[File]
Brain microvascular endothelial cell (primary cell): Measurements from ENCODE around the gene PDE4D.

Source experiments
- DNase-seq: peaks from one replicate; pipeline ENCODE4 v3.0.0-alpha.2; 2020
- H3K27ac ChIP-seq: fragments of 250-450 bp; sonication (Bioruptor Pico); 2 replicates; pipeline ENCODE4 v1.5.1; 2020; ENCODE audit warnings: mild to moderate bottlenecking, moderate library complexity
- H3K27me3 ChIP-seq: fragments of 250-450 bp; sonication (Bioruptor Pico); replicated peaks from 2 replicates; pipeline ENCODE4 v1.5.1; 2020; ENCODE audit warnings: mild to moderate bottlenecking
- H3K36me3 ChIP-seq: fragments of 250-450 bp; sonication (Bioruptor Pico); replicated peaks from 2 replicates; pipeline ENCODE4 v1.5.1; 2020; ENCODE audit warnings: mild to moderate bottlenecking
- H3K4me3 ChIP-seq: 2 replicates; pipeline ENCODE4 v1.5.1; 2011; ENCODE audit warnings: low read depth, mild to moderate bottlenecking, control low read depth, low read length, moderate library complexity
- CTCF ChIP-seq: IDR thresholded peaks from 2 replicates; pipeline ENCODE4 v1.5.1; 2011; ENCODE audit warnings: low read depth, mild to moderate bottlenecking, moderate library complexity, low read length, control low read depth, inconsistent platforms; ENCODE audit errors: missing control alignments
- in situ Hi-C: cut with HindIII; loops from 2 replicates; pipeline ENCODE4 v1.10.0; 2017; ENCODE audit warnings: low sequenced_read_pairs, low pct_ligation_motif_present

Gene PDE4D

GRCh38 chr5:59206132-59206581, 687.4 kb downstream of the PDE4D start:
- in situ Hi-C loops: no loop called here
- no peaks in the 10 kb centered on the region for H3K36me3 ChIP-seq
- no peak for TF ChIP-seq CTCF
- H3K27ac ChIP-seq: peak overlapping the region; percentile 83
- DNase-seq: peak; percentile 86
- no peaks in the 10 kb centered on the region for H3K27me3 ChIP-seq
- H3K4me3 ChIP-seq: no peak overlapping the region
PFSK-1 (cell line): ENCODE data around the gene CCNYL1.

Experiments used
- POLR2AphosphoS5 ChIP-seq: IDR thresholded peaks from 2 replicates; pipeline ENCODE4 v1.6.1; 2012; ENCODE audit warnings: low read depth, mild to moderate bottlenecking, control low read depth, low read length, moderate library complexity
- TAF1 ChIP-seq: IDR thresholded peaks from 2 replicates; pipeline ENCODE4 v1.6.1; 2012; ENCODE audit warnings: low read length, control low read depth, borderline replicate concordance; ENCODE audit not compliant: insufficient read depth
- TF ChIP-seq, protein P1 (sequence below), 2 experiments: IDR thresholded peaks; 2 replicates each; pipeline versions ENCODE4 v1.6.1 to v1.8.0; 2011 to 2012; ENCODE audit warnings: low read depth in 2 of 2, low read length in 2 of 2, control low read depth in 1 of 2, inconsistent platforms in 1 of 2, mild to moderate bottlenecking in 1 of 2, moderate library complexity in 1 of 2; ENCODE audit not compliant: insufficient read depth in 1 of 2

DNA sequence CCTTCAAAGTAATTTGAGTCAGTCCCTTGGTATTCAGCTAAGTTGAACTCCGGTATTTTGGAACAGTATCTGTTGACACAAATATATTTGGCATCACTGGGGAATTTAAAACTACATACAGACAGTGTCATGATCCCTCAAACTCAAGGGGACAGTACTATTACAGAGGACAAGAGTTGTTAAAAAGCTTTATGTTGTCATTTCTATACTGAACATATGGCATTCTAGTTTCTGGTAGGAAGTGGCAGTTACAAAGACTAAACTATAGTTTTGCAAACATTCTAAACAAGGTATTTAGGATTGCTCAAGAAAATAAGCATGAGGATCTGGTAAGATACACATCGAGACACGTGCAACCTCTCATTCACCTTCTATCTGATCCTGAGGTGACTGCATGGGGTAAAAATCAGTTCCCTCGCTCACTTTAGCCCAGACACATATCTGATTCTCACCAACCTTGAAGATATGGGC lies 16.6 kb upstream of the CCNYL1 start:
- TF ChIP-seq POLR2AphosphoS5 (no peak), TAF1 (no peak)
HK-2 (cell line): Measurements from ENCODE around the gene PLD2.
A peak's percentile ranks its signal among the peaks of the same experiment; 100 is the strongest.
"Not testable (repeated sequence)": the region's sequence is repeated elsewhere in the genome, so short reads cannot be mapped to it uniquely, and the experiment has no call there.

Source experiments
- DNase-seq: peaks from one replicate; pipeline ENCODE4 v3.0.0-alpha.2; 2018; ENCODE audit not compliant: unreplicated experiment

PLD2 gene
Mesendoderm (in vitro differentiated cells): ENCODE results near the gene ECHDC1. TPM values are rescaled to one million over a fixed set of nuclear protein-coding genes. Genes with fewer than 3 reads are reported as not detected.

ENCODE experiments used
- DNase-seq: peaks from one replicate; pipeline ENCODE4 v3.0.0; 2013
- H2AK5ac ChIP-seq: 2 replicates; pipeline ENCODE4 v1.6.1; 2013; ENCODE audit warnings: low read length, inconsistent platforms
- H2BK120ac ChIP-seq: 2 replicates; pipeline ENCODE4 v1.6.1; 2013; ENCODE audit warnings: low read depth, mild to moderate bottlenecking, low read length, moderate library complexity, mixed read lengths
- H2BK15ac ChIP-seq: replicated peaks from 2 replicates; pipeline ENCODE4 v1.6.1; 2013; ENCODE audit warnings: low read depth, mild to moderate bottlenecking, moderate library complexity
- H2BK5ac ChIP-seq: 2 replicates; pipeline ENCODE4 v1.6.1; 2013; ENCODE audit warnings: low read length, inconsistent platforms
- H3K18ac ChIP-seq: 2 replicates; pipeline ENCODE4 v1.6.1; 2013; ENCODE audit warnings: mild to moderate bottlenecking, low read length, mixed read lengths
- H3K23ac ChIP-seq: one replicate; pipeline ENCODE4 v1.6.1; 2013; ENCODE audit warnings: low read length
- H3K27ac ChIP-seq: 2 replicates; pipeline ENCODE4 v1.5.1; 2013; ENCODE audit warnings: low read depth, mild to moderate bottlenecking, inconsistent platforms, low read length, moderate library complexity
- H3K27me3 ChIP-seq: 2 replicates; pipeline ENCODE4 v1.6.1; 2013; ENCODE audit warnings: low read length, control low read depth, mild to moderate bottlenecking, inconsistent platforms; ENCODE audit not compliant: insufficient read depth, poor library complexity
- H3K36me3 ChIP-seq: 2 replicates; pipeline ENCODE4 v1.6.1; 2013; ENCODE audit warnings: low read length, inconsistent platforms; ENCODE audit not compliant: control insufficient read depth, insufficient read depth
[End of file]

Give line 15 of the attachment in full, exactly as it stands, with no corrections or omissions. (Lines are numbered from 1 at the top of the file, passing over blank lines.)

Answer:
- H3K27ac ChIP-seq: peak overlapping the region; percentile 83